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Principles of Language Learning
Sep 14, 2017 in Education
There are important principles that make younger learners grasp language better than old learners. In the paper, I will mention the principles from theorists" perspective. In addition, I will discuss my own perceptions from my experience of teaching English language to young learners. Each principle will be further illustrated on how to make use of it as a teacher.
2. A Child as a Learner in Theory
When we think of a child as a language learner, it is highly persuading to refer to the work of the famous theorists in the field: Piaget, Vigotsky, and Bruner. They set clear the most important principles that study a child in a learning context.
According to Piaget, a child is an active learner. He was more concerned with the way young children function in the surrounding world, and how this influences their mental development. The child is seen as continuously interacting with the world around him/her by solving the problems that the environment presents (University of Georgia, 2013). This theory implies that the child as an active learner and thinker, he/she gains knowledge by interacting with objects and ideas the environment presents. Considering Piaget"s idea, it can be said that if a child is learning by interacting with the "environment", then, there is a higher potential for an EFLT to create an environment that evokes leaning experiences. The word environment is used in this context to mean the English classroom or laboratory decoration with all its colors, posters, characters, as well as the variety of activities a teacher can supply in her classroom.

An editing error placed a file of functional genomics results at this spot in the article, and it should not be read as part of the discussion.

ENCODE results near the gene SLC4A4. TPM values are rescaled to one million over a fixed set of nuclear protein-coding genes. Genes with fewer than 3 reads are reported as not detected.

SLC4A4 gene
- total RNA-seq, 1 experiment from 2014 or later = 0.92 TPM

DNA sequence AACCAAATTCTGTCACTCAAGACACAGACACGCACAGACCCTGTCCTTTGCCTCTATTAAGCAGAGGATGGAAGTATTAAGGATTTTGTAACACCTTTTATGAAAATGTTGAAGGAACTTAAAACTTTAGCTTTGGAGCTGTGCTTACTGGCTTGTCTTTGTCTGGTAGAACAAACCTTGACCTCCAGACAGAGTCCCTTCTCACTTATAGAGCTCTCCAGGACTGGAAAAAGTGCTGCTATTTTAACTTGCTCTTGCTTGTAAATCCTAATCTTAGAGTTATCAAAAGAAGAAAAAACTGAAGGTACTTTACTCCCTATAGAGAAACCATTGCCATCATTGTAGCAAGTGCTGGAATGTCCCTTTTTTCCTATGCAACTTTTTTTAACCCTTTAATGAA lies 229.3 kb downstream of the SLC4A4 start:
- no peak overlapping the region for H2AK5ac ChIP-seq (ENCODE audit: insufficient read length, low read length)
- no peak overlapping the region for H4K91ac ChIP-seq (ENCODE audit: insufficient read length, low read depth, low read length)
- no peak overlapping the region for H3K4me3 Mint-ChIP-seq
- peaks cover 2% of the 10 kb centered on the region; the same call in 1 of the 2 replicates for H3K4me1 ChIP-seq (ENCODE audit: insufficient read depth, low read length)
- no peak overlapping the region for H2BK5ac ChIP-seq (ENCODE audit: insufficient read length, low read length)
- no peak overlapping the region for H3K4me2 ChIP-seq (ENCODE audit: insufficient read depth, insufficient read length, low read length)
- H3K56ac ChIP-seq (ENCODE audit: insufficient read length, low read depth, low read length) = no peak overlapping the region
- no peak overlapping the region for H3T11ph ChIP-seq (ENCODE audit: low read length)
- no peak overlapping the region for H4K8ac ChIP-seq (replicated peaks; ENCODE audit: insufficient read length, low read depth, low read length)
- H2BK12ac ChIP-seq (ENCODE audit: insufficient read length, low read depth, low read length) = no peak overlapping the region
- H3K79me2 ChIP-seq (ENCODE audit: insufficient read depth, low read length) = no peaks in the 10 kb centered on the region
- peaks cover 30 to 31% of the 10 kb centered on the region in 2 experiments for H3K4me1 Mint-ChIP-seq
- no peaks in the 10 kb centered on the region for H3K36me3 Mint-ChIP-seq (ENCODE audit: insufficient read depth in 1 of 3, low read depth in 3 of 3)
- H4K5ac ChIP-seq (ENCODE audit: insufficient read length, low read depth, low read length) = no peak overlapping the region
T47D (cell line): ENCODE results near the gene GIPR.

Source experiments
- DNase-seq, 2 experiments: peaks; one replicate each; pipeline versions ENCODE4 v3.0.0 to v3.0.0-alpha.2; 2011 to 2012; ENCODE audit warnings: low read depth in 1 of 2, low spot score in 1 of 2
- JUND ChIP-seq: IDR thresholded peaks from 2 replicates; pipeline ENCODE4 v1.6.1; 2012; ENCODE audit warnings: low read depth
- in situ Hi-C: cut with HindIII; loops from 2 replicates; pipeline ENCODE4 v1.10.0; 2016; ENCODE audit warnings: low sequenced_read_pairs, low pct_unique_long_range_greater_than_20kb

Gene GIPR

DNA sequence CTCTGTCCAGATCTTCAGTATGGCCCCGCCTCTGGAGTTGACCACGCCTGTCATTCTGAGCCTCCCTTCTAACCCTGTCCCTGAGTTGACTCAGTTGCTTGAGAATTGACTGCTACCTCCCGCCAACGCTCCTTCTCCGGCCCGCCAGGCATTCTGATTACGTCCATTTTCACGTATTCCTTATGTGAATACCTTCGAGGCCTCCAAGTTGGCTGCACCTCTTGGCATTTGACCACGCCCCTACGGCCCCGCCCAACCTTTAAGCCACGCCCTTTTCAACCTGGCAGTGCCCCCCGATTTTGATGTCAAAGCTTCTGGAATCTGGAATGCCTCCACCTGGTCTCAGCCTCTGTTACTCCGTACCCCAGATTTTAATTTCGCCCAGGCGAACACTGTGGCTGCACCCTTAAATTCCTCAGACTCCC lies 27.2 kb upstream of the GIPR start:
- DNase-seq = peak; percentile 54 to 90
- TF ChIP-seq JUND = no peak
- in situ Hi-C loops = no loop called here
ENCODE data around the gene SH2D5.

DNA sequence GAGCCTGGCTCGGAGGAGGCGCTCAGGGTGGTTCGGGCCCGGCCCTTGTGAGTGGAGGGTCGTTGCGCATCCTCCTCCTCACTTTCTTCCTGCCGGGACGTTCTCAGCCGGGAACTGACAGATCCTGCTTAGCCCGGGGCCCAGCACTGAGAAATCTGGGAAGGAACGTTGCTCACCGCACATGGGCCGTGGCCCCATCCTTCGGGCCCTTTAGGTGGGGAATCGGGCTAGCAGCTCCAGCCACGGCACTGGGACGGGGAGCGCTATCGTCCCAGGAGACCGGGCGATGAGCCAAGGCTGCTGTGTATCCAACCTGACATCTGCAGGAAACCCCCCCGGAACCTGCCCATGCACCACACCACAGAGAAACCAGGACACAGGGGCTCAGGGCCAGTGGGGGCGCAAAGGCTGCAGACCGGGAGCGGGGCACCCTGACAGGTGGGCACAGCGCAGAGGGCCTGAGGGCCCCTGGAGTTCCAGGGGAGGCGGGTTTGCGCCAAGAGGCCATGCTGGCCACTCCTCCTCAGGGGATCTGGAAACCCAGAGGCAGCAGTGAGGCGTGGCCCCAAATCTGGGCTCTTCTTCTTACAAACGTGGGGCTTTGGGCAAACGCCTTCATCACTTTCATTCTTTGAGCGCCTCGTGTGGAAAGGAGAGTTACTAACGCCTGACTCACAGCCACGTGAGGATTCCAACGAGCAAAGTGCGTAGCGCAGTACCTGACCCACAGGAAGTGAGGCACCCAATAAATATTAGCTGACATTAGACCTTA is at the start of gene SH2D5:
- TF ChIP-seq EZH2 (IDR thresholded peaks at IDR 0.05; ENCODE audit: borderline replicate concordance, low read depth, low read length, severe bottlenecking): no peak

Another view of the child as a language leaner was put forward by Vigotsky. Vigotsky sees a child as a social, or an active learner who interacts with people around from birth onwards. The ability to learn through instructions and mediation is characteristics of human intelligence. It is logically agreed that with the help of adults, children can do and understand much more than they can do on their own (McLeod, 2007). Vigotsky introduced the concept of Zone of Proximal Development (ZPD). It refers to the distance between what a child can do with assistance and what the child can accomplish without assistance. Basing on this idea, a teacher can skillfully maximize the accomplishment of her studenst, as well as their learning progress by offering them the help they need. Each child has his or her own needs and learning style. Therefore for effective teaching, a teacher can help her/his pupils by perceiving their needs. In addition, the teacher can talk to the pupil"s parents who can give her/him general ideas about the child. ZPD also offers teachers two important strategies to use in their teaching language: imitation, and collaboration. Vygotsky used the term imitation to refer to situations in which a child is able to engage in interaction with more competent students. This helps the child to perform specific tasks that the child would otherwise not be able to perform alone. This is made possible because of the presence of maturing psychological functions (Johnstone, 2002).Consequently, a teacher can be a model for her/his pupils in learning a language. This can be through illustrating the correct way of pronunciation of certain phonemes or by reading of certain words, as well as chunks. As for collaborative learning, as mentioned above, working with others offers some students a model of correct bahaviour to be immitated that they would otherwise be able to achieve on their own. ;